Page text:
Second Hand





Do not assist too light. This is the most common error in Euchre.



Assist with three trumps.

right and another.[1]

left and another, and outside ace.



[Footnote 1: "Another" means "a small one."]



Assist with left and another; dependent upon the score,

two trumps and two aces.

ace and another, and outside ace; dependent upon score; always,

however, if right is turned.

two medium trumps, and one suit of three, headed by the ace,

dependent upon the score.



Ace and another, and king and another, even when short of a suit, are

permissible only when justified by scores of four-all or four-love in

your favor.



Anything less than this is not good Euchre, except, of course, at the

two above-named scores.



Do not assist the right with two small ones. Your partner usually will

know what to do with the bower. By too light an assistance you may

tempt him into a lone hand, under the impression that one or two big

trumps are out of his way.



Remember that to be short of one or two suits is a great advantage to an

assisting hand.



When led through with right and another, play the right, except when the

ace is turned,--when it is permissible to finesse.



When led through, when assisting with left and another, play left,

unless right or ace is turned.



When assisting with three trumps, if you take the first trick in suit,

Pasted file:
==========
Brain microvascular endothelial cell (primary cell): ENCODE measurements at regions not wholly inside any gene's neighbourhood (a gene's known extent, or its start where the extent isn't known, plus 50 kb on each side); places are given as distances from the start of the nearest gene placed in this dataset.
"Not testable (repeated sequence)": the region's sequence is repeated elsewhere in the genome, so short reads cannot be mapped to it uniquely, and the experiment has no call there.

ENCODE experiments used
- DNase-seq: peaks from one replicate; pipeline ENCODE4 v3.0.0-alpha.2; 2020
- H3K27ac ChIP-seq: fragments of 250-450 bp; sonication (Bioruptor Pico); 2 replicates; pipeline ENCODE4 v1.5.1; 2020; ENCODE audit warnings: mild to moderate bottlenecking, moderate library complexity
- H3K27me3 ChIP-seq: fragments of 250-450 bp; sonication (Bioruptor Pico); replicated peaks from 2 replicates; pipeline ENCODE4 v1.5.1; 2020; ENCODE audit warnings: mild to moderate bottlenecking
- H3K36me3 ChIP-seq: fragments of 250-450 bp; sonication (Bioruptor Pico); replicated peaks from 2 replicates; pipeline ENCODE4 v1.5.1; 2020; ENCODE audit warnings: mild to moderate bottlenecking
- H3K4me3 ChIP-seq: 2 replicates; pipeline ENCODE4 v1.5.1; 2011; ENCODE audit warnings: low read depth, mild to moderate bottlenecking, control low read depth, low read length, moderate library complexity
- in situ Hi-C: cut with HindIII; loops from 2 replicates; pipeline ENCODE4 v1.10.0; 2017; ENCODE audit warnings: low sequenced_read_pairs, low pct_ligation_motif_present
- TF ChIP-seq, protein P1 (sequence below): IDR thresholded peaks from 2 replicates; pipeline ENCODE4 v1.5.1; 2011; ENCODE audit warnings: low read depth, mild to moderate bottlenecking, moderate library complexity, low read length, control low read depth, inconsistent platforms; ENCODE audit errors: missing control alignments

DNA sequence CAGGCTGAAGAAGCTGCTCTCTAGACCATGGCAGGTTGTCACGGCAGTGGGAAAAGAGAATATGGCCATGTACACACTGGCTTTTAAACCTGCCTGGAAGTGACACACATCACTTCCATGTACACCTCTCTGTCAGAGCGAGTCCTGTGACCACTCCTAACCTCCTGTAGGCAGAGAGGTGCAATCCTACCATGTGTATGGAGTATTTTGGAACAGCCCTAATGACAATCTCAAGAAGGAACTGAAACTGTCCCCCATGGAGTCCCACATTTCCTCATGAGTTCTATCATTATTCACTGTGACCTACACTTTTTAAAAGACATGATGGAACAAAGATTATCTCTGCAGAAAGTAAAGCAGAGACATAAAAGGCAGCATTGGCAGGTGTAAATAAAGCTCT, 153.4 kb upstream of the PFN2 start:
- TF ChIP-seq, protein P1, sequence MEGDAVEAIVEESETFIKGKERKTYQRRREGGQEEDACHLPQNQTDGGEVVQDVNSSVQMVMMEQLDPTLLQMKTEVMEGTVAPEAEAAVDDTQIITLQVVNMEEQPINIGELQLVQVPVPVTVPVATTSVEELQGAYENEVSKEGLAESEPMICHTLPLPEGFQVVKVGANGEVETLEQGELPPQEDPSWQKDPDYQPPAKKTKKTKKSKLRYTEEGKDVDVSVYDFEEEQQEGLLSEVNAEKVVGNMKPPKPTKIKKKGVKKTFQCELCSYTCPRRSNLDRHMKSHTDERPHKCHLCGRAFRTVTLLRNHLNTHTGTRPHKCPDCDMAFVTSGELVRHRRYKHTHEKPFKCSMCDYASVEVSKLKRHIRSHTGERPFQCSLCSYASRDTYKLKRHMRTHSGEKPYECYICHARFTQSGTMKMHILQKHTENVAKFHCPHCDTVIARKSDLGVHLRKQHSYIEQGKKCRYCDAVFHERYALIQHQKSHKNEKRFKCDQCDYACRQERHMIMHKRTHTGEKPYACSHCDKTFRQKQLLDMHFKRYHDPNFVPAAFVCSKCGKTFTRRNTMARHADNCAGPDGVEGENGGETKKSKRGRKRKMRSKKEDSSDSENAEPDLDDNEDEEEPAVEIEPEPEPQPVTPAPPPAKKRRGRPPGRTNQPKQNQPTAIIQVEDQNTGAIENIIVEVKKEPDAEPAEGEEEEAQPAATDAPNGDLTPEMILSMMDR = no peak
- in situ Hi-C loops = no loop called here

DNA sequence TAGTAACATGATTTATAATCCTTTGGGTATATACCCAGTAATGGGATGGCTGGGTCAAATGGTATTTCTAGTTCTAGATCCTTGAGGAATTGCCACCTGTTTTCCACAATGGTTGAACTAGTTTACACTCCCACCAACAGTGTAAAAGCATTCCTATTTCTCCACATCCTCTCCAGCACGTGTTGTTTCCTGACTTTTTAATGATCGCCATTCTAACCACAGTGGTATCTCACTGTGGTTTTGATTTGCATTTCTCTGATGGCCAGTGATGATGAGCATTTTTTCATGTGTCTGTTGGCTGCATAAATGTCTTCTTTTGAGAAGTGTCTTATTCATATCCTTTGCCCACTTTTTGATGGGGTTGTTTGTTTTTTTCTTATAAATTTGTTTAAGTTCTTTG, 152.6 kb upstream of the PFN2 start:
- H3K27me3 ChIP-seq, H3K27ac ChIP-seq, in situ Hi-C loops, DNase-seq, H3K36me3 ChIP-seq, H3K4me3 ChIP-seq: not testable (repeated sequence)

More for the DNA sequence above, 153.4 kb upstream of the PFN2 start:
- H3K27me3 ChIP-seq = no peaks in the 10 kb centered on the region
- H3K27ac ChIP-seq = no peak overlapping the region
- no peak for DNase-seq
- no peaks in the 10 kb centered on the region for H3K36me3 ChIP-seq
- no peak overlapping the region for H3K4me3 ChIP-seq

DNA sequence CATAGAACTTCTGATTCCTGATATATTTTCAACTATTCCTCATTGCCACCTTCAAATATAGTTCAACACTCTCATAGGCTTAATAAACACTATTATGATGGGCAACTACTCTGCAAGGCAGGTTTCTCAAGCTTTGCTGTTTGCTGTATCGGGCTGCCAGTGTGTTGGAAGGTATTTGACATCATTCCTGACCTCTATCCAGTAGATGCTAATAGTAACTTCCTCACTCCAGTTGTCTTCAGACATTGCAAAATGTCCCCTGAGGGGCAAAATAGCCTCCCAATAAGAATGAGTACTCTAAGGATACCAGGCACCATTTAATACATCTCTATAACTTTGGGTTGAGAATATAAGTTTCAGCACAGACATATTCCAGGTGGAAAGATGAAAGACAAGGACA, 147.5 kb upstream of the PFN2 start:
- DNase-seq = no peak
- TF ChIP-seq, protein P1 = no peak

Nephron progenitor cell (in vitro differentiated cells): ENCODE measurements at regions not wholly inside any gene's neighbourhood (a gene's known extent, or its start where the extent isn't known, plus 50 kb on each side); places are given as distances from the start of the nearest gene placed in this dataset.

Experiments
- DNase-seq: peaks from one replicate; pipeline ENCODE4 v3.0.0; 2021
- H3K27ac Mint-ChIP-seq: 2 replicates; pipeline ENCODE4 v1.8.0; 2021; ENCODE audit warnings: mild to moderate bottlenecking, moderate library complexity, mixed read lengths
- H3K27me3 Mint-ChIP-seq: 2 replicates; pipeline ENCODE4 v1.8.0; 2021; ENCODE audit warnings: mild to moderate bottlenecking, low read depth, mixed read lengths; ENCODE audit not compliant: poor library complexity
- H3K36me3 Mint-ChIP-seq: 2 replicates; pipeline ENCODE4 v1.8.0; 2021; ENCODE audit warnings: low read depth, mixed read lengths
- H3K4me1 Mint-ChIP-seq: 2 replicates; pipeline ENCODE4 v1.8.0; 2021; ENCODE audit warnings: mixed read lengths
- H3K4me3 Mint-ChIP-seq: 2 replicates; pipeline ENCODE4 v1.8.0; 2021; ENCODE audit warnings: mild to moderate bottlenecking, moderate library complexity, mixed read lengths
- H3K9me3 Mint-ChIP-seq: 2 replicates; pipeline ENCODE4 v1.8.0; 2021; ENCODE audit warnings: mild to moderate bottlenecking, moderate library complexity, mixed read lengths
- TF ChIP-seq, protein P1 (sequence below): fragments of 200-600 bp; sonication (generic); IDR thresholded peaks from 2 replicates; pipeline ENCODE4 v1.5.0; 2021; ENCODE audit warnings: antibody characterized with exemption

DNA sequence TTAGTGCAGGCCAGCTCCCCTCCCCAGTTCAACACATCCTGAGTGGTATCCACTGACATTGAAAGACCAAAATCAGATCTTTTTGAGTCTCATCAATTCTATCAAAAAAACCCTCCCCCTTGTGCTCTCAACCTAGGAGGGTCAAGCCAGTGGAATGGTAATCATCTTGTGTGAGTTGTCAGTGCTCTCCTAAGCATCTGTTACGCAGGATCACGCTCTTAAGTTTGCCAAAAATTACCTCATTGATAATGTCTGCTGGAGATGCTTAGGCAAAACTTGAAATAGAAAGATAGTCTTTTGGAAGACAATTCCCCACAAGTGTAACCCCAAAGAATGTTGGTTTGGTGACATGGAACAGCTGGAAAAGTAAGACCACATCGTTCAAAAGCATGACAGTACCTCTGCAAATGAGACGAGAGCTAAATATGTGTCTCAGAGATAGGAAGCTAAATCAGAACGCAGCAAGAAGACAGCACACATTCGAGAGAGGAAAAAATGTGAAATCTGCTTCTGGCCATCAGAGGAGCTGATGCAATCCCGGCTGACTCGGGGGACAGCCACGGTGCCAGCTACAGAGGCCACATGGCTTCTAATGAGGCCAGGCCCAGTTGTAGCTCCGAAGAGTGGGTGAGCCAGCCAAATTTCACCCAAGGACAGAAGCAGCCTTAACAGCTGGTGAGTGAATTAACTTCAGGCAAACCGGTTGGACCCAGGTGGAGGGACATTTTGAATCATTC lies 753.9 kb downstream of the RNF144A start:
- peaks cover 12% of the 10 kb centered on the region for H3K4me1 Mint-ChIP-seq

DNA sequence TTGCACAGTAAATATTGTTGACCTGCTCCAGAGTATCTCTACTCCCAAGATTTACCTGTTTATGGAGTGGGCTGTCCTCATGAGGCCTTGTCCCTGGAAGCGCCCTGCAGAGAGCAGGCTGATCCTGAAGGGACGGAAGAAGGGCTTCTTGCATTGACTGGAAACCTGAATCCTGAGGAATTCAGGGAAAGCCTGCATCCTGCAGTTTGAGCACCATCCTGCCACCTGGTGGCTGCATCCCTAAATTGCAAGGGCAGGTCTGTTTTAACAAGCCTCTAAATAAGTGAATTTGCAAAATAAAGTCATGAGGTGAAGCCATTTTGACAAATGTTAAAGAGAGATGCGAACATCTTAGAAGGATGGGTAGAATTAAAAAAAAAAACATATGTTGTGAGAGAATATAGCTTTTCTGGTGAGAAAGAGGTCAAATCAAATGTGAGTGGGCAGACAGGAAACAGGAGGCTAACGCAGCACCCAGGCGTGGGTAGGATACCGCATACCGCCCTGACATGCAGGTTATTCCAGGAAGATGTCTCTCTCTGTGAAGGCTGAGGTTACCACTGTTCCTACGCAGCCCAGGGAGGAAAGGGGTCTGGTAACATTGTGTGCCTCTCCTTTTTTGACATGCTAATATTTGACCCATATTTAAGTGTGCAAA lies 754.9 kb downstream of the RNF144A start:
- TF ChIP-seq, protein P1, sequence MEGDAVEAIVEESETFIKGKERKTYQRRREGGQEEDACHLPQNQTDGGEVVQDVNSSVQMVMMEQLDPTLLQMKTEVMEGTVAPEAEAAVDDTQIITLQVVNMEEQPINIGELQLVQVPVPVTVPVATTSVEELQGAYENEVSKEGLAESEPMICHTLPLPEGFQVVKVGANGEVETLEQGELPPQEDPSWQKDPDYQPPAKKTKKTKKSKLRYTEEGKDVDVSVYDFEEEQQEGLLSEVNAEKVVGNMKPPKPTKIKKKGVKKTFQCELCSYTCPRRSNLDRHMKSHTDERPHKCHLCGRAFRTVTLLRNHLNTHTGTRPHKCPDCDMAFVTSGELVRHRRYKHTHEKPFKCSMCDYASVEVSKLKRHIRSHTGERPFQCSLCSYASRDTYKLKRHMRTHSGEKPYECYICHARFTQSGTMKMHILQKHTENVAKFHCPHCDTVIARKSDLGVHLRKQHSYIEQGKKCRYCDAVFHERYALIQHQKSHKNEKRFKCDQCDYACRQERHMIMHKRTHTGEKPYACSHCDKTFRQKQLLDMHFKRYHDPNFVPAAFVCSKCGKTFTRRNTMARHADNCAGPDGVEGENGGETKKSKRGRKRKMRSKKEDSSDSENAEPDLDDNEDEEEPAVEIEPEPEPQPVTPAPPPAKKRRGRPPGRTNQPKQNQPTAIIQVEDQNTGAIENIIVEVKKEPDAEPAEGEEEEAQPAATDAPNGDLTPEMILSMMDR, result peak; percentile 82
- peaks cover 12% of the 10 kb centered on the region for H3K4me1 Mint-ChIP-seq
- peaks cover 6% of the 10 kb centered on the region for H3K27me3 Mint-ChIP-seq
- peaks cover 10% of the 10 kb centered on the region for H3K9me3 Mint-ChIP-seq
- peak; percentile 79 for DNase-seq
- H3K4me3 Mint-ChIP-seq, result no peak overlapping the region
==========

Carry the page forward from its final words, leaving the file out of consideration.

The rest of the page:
lead trumps at once. If you take the first trick by trumping a suit,

your play is then dependent upon the value of your remaining trumps and

the turn-up.



With two trumps and two aces, lead trumps as early as possible, if your

opponents have not done so for you.



If your partner adopts the turn-up without your assistance, and you hold

queen, seven; ten, eight, etc., in trumps, ruff as early as possible

with the big one, and lead the small one.



If you take the first trick in suit, and your partner throws away, do

not lead the suit he has shown, even if you have the ace of it.



If your partner turn down black, make it red if you can, especially if

he has turned down the bower.



When playing second to a small card, do not ruff with right alone if it

is the first trick. Ruff with left alone, especially with your partner's

make or adoption.



If your partner refuses to adopt the turn-up, and the third hand

declares to play alone, lead a card of the same suit as the turn-down.



With one small trump, ruff as soon as you can.



Do not finesse in lay cards.





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